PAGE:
• After listing, the foreign issuer shall establish a reporting system with the TWSE or the TPEx for automatic synchronous reporting of material information (Prospectus document).

Conclusion

Due to transnational capital demand and as long as capital exchanges are not completely integrated, more and more companies choose to enter the international capital of market financing in the form of depositary receipts. In addition, the benefits of DR are clear, once it is listed at a foreign capital market, foreign investors can trade in their currency, circumventing the hassle of exchange rates and foreign exchange regulations; and foreign companies can raise capital abroad and reinvest in their business.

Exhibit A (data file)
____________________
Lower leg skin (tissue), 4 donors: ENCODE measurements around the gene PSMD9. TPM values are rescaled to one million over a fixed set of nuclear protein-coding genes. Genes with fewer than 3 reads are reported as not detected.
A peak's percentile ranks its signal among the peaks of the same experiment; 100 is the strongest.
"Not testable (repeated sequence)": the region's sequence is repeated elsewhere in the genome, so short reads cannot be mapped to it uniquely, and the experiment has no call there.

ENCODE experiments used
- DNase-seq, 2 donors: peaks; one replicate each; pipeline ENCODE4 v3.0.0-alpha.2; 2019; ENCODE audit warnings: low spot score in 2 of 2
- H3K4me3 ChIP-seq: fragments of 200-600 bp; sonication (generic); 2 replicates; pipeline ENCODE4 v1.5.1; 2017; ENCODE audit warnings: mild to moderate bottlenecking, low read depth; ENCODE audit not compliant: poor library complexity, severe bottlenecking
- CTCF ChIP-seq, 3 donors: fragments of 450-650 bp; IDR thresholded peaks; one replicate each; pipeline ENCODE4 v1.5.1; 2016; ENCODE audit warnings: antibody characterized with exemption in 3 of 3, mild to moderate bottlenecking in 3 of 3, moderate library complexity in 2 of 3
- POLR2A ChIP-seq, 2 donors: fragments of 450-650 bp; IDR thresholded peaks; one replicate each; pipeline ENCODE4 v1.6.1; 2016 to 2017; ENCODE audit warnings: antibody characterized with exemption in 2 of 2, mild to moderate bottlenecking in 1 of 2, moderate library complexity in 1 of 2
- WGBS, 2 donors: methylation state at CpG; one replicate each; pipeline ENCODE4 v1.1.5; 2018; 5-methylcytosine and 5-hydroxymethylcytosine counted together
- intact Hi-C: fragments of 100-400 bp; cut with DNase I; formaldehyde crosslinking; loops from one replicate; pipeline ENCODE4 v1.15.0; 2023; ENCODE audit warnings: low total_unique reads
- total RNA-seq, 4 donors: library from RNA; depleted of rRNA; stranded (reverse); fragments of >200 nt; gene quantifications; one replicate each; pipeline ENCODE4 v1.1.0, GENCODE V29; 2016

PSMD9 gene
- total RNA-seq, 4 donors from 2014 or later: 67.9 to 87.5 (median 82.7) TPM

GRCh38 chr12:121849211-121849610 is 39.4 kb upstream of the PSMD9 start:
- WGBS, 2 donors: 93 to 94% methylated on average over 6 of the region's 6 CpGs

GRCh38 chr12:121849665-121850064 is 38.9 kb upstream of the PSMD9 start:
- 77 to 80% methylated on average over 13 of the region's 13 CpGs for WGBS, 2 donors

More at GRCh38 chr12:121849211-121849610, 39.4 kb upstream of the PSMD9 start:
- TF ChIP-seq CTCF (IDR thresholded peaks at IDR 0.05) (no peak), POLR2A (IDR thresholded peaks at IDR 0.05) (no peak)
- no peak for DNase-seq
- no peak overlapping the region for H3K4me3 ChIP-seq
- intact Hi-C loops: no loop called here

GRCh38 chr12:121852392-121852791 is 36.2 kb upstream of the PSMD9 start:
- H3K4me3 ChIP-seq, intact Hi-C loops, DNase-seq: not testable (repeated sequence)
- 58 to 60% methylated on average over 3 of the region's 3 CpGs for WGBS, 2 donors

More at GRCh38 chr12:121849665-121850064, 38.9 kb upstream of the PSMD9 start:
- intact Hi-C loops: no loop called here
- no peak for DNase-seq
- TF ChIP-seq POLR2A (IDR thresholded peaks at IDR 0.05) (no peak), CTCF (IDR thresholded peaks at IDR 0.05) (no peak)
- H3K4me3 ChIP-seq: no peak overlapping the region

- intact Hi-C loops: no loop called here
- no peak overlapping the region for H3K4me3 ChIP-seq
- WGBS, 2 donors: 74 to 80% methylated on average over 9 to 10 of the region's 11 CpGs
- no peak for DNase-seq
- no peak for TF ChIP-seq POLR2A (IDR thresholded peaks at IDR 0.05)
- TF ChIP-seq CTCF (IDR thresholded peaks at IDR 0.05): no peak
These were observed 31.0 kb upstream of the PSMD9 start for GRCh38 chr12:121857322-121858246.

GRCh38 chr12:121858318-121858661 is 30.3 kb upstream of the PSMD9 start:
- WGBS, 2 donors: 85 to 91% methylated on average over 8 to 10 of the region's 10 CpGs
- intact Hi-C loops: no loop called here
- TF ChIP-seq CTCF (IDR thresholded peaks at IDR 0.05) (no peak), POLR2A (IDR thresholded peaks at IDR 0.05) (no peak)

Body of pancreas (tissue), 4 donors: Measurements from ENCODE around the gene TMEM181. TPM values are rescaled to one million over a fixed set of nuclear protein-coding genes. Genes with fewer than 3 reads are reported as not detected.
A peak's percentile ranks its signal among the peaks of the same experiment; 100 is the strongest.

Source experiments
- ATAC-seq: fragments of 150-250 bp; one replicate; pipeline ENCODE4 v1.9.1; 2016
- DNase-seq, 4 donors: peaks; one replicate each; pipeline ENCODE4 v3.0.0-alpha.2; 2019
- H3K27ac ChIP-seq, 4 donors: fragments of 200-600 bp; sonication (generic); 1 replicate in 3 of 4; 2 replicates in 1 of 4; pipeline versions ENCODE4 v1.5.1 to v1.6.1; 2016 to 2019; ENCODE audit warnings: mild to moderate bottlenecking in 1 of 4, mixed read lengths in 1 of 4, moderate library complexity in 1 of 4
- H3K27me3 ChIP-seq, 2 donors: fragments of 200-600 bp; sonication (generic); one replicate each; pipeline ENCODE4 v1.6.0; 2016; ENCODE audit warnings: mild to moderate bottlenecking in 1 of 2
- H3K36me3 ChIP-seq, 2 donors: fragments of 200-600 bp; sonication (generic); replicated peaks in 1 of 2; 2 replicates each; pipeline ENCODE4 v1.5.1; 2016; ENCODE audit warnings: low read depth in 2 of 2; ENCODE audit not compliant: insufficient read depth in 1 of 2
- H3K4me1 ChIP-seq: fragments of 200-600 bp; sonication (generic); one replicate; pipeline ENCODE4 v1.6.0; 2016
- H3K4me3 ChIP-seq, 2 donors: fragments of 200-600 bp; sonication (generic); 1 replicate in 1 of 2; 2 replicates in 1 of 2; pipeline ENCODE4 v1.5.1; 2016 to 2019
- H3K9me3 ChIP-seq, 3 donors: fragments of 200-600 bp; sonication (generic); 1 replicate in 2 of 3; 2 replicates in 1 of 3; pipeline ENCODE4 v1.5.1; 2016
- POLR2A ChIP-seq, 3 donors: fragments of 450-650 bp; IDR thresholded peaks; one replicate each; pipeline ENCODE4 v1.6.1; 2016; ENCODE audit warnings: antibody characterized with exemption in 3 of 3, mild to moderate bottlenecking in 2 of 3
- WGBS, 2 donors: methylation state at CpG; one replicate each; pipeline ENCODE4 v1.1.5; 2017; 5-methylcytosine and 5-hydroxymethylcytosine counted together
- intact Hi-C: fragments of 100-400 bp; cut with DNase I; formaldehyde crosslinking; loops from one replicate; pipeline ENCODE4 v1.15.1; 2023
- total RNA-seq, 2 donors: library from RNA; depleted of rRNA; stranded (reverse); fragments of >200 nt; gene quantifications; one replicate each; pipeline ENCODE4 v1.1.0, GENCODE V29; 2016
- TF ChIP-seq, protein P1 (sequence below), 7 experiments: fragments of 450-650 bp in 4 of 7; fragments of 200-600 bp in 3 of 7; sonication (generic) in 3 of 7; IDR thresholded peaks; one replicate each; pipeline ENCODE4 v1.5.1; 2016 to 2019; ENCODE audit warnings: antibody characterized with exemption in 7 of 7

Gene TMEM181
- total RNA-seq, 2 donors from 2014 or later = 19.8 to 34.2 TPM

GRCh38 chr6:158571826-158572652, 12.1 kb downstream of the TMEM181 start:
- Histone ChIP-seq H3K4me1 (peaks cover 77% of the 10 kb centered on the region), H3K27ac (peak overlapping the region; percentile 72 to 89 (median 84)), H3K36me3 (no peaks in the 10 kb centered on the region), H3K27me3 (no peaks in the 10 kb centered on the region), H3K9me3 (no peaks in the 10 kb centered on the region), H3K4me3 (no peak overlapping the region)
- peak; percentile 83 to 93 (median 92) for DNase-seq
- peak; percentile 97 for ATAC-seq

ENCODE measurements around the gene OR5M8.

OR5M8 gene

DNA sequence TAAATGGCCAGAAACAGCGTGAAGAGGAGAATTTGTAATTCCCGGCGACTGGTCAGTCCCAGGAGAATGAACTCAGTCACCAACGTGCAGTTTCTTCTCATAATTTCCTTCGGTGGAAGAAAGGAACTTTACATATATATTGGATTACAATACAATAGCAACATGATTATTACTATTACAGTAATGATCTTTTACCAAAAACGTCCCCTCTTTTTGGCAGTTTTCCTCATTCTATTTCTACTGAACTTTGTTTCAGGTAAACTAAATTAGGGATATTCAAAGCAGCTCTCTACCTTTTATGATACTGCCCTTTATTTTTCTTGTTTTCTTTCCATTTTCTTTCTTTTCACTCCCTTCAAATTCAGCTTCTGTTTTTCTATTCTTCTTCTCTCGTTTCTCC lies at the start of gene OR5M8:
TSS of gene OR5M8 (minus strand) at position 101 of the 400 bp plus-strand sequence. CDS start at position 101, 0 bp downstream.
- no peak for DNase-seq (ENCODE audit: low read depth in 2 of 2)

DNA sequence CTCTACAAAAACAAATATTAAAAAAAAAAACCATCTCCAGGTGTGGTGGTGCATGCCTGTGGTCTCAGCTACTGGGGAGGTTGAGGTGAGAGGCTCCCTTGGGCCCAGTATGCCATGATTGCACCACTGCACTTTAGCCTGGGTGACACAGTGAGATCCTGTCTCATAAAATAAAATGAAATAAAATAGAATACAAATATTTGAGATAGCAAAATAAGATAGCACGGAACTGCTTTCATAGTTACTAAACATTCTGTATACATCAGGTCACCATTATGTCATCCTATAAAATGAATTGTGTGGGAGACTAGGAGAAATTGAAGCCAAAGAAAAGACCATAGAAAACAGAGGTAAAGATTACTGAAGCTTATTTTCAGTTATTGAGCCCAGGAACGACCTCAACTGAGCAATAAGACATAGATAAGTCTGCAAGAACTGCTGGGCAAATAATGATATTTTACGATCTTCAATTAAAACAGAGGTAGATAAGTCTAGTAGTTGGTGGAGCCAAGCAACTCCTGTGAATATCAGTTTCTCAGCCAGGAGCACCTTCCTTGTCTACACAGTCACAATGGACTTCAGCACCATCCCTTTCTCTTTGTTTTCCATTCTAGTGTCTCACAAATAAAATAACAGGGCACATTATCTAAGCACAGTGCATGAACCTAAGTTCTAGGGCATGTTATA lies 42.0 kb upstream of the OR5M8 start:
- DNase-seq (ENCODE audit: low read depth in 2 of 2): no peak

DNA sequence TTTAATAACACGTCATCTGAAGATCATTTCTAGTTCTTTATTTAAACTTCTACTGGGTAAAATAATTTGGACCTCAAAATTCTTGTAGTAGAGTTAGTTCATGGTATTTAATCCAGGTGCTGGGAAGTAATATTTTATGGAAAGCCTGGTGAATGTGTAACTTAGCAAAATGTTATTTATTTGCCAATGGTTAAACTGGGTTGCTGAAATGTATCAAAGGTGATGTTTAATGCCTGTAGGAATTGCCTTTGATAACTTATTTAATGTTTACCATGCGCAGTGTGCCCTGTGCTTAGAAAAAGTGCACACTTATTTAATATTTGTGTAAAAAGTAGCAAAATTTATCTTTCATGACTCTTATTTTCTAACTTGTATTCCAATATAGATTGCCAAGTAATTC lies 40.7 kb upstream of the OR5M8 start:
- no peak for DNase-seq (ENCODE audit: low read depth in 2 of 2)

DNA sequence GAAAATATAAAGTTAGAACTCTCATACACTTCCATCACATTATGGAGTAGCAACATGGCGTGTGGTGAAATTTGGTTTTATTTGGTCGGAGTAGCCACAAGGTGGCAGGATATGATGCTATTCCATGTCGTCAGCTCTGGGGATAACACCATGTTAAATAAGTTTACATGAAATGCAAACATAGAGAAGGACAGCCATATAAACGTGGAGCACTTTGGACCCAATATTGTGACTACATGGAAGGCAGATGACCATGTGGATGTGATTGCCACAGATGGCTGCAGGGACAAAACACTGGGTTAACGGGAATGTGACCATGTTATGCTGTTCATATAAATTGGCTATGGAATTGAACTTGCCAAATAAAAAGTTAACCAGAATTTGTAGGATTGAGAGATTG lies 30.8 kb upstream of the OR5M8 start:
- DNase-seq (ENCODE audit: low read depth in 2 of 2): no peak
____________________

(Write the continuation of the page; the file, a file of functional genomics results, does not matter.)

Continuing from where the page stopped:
Hopefully, this article will result in understanding the TDR market more thoroughly and sparkle international companies to invest in Taiwan, especially when, according to data from the Taiwan Stock Exchange, the trading value of Taiwan Depository Receipts (TDRs) at the end of 2020 was up 6,716.11% from the previous year, amounting to NT163.29 billion (approximately USD6.10 million), while the amount was a mere trading value of NT2.40 billion in 2019, this from a total of 1,986,734 TDR units divided into only 13 listed companies, showing that there is much room to grow.